HARLEMVILLE—Spring arrived late this year.
The cows, like everyone else, were restless, weary of the cold and drear, longing for the sun and warmth, eager for the day they could get outside, kick up their hooves, run around and savor that green green grass.
That day finally arrived at Hawthorne Valley Farm, 327 County Route 21C, May 1 with sunshine and temperatures in the 70s as school children, parents, staff and community converged for a traditional rite of spring they call the cow parade.
The herd of 65 milkers, a mix of brown Swiss and other breeds, “started to get excited about a week before,” Hawthorne Valley farmer Spencer Fenniman told The Columbia Paper by phone this week. “They smelled the grass growing.”
The air was electric and so was the fence lining the lane as more than 150 people ventured through mud and across a bulging brook to take their places along the lane way where the cows would pass by on their half-mile jaunt to the succulent pasture.
Around 11 a.m. after the morning milking was finished, the cows began to bellow and rushed to the gate.
As it swung open, “they knew exactly where to go, they ran down the lane, jumping and kicking,” said farmer Fenniman.
The sound was festive, as the crowd cheered for the bouncing bovines. Adults and children, as excited as the cows, waved banners decorated with spring birds, swirled colorful streamers and wore flower garlands in their hair. One cow, not to be upstaged, had a garland wrapped around her horns.
Hawthorne Valley grade 5 teacher and Lower School co-chair, Karin Almquist described the occasion this way in the school’s e-newsletter: “The cows pranced and danced through mud puddles and high stream waters bugling their excitement, eager to reach the West Hill pasture… We cheered the cows on imagining how tasty that first bite of tender grass will be after a long winter in the barnyard. The joyful bellows were a powerful signal to wake up and greet the green world that awaits us all.”
The herd had not been allowed out in the pasture since the previous early November.
They were confined to the stanchion barn where they are milked, a bedded pack barn and the barnyard, said Mr. Fenniman, one of four full-time farmers at the farm.
As a strictly grass-fed dairy, the pasture is protected until the growing season gets underway from the end of April through the first week in November. During the winter, the cows eat ensiled hay or dry hay bales.
The cows are milked once daily in the morning via milking machine, which transfers the milk by pipeline system to the milk tank. The herd produces 500,000 pounds of milk per year.
The cows were fed small amounts of grain until the summer of last year, Mr. Fenniman said. But the growing demand for a 100% grass-fed product, both meat and dairy, because of its health benefits, spurred the change-over.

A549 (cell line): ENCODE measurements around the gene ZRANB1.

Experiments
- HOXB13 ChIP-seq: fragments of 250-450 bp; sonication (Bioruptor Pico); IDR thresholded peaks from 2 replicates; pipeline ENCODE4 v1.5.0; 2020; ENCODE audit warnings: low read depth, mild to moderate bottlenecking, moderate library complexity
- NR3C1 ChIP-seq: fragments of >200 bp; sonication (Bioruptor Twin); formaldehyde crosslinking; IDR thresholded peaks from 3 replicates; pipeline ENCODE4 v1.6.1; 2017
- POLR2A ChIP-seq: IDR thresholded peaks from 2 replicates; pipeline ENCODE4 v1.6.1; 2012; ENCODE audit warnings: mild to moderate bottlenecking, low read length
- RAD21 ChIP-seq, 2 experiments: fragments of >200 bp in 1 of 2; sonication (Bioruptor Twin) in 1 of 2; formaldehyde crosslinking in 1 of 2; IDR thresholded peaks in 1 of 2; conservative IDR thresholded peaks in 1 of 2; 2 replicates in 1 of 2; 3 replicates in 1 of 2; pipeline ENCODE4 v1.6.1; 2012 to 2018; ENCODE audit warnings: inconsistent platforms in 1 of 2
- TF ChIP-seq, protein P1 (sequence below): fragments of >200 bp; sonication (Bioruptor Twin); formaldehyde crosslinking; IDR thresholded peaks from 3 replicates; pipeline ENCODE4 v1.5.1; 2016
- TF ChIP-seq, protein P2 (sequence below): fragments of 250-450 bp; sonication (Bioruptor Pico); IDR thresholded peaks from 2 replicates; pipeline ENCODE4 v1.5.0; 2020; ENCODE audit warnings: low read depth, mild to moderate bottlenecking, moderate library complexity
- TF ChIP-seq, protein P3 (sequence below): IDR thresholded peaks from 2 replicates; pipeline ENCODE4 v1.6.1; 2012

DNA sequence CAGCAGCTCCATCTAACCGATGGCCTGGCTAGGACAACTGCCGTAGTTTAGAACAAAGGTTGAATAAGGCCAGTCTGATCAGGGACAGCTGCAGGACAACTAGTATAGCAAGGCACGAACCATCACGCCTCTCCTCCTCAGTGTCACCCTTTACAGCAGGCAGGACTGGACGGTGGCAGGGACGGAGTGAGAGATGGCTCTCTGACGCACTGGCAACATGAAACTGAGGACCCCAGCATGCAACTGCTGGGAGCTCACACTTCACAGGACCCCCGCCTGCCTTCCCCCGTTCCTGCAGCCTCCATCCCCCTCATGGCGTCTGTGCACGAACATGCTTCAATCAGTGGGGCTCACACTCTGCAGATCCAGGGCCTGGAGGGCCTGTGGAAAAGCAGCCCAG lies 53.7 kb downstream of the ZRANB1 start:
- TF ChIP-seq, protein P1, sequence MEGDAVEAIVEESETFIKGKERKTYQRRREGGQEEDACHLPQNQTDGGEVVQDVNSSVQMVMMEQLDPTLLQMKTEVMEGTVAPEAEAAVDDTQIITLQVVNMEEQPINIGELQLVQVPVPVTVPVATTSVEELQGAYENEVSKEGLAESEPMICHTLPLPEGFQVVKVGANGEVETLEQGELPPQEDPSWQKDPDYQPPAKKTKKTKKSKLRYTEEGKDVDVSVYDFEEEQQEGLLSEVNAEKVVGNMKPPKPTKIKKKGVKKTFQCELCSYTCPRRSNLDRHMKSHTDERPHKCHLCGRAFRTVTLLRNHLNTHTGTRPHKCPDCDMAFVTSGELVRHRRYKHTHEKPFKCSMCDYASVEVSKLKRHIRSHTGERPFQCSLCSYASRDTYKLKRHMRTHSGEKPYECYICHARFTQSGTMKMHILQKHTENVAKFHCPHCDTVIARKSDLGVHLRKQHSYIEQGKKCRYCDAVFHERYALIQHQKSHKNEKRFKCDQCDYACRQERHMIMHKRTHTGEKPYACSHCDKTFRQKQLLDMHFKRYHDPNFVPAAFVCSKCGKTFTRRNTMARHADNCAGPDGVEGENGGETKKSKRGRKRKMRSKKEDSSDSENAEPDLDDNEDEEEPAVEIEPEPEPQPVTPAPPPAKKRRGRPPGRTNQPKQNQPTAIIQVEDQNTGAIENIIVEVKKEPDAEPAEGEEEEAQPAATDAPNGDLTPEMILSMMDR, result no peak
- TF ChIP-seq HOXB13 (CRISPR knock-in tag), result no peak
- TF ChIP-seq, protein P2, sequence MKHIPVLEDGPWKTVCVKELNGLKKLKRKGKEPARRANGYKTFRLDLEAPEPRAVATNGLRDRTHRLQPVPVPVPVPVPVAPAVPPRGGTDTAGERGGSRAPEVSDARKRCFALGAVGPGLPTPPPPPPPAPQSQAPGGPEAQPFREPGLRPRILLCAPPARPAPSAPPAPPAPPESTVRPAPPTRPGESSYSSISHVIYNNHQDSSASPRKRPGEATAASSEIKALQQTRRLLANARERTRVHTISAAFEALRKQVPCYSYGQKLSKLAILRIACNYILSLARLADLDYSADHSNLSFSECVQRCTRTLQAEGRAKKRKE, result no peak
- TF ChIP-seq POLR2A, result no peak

“It’s a learning curve,” admits Mr. Fenniman, 35, who has been a farmer at Hawthorne Valley for the past six years.
It’s a challenge to maintain really high quality grass and in the winter to figure how to get the cows the minerals they need without feeding them grain. Just feeding grass, does cut down on production, Mr. Fenniman noted, “but the product is something more in-line with what our customers want.”
Hawthorne Valley Farm follows biodynamic practices, which are explained on the website (https://farm.hawthornevalley.org/) this way, “Biodynamics views the farm as a whole, interconnected organism, and tries to take as little input from outside the farm as possible. The animal and vegetable components of the farm complement each other, with the (composted) manure from the animals providing the fertility for the vegetables. We also apply homeopathic remedies (called “preparations”) to the fields and compost to improve the vitality of the soil, and try to take into account astronomical influences, such as moon cycles, on the growth of plants.”
It is a philosophy which also includes that all the dairy animals have horns. The horns, which “contain blood vessels up to the cow” are considered “part of the holistic being of the cow.” “The horn is an essential part of a cow being what a cow is,” said Mr. Fenniman.
Dehorning is “a stressful event for person and animal, we don’t do it.” He said “it’s a delicate subject” and he would not speak ill of farmers who do it, noting there are “practical reasons.”
As per biodynamic philosophy, “We try to work within the farm for solutions to farm problems,” he said.
The farm raises all its own replacement stock, heifer calves for the dairy and bull calves for beef.
A purebred Normande bull provides reproductive services to the dairy herd. Currently, young stock number about 70. Meat animals are raised until they are just over two-years and heifers are bred at about 15 months.
The farm also grows vegetables, raises pigs on pasture and a heritage breed of meat chickens.
Hawthorne Valley Farm is part of the Hawthorne Valley Association, which encompasses the nearby school and farm store.
All products produced on the farm which includes cheese and yogurt from the creamery and baked goods made from farm-grown grains are sold at the farm store, at green markets in New York City and the Hudson Farmers’ Market, as well as through a CSA.
The return of the cows to the pasture this spring “was a great sight,” said Mr. Fenniman.
With this long-awaited season finally bursting, the cows may never come home.